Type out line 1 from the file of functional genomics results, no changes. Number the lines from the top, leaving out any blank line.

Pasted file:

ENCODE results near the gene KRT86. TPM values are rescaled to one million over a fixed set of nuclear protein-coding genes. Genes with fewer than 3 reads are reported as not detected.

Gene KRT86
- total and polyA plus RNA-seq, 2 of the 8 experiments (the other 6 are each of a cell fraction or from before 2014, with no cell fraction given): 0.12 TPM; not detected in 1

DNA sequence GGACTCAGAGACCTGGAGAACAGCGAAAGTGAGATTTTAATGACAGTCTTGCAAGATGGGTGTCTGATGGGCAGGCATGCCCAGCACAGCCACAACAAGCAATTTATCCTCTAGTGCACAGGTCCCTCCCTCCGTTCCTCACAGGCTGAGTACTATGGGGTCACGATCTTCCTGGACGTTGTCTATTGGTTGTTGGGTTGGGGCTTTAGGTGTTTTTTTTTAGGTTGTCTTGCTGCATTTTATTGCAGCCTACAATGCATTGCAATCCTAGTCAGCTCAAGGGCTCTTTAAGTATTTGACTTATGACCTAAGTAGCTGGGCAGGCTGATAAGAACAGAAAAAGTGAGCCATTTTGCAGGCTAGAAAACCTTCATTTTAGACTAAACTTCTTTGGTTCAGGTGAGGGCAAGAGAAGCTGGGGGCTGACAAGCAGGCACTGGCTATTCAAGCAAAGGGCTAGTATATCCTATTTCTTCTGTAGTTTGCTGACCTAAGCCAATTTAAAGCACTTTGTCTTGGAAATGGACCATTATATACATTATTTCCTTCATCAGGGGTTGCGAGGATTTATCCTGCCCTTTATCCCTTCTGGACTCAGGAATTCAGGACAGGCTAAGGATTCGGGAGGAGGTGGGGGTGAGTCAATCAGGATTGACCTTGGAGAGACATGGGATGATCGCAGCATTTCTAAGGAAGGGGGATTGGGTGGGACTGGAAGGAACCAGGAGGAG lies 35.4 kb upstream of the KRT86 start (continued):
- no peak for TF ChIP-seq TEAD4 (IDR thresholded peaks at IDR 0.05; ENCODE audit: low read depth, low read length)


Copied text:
ENCODE results near the gene KRT86. TPM values are rescaled to one million over a fixed set of nuclear protein-coding genes. Genes with fewer than 3 reads are reported as not detected.